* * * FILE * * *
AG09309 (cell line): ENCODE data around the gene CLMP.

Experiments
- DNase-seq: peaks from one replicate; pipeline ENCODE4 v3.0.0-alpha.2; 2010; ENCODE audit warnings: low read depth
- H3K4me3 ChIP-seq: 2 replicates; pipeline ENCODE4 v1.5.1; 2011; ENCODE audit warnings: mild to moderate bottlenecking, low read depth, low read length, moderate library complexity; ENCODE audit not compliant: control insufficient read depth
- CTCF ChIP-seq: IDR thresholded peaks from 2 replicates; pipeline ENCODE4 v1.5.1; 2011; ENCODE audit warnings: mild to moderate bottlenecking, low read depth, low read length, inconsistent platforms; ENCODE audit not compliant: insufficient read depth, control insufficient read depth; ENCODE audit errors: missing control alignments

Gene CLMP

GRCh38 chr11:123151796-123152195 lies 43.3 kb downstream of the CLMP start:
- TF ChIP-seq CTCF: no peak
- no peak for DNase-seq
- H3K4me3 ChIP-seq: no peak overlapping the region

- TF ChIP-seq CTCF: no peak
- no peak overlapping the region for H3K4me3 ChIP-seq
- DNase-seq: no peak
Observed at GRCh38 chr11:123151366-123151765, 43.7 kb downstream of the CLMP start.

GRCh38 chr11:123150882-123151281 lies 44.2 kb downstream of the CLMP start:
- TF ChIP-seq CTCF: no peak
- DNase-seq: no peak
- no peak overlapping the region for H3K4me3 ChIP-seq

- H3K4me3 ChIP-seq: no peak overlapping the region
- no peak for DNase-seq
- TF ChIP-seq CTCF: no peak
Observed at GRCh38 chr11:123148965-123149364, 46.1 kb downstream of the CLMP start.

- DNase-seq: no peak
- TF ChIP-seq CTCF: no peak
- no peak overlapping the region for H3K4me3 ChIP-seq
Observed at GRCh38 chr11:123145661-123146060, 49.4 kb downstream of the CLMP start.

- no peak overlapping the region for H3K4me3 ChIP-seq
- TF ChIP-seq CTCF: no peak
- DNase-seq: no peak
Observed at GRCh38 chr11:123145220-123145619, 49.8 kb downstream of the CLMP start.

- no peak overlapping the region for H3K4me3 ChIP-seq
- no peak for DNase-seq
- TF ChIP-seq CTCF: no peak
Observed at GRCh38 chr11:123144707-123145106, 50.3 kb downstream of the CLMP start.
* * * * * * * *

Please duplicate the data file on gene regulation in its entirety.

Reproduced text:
AG09309 (cell line): ENCODE data around the gene CLMP.

Experiments
- DNase-seq: peaks from one replicate; pipeline ENCODE4 v3.0.0-alpha.2; 2010; ENCODE audit warnings: low read depth
- H3K4me3 ChIP-seq: 2 replicates; pipeline ENCODE4 v1.5.1; 2011; ENCODE audit warnings: mild to moderate bottlenecking, low read depth, low read length, moderate library complexity; ENCODE audit not compliant: control insufficient read depth
- CTCF ChIP-seq: IDR thresholded peaks from 2 replicates; pipeline ENCODE4 v1.5.1; 2011; ENCODE audit warnings: mild to moderate bottlenecking, low read depth, low read length, inconsistent platforms; ENCODE audit not compliant: insufficient read depth, control insufficient read depth; ENCODE audit errors: missing control alignments

Gene CLMP

GRCh38 chr11:123151796-123152195 lies 43.3 kb downstream of the CLMP start:
- TF ChIP-seq CTCF: no peak
- no peak for DNase-seq
- H3K4me3 ChIP-seq: no peak overlapping the region

- TF ChIP-seq CTCF: no peak
- no peak overlapping the region for H3K4me3 ChIP-seq
- DNase-seq: no peak
Observed at GRCh38 chr11:123151366-123151765, 43.7 kb downstream of the CLMP start.

GRCh38 chr11:123150882-123151281 lies 44.2 kb downstream of the CLMP start:
- TF ChIP-seq CTCF: no peak
- DNase-seq: no peak
- no peak overlapping the region for H3K4me3 ChIP-seq

- H3K4me3 ChIP-seq: no peak overlapping the region
- no peak for DNase-seq
- TF ChIP-seq CTCF: no peak
Observed at GRCh38 chr11:123148965-123149364, 46.1 kb downstream of the CLMP start.

- DNase-seq: no peak
- TF ChIP-seq CTCF: no peak
- no peak overlapping the region for H3K4me3 ChIP-seq
Observed at GRCh38 chr11:123145661-123146060, 49.4 kb downstream of the CLMP start.

- no peak overlapping the region for H3K4me3 ChIP-seq
- TF ChIP-seq CTCF: no peak
- DNase-seq: no peak
Observed at GRCh38 chr11:123145220-123145619, 49.8 kb downstream of the CLMP start.

- no peak overlapping the region for H3K4me3 ChIP-seq
- no peak for DNase-seq
- TF ChIP-seq CTCF: no peak
Observed at GRCh38 chr11:123144707-123145106, 50.3 kb downstream of the CLMP start.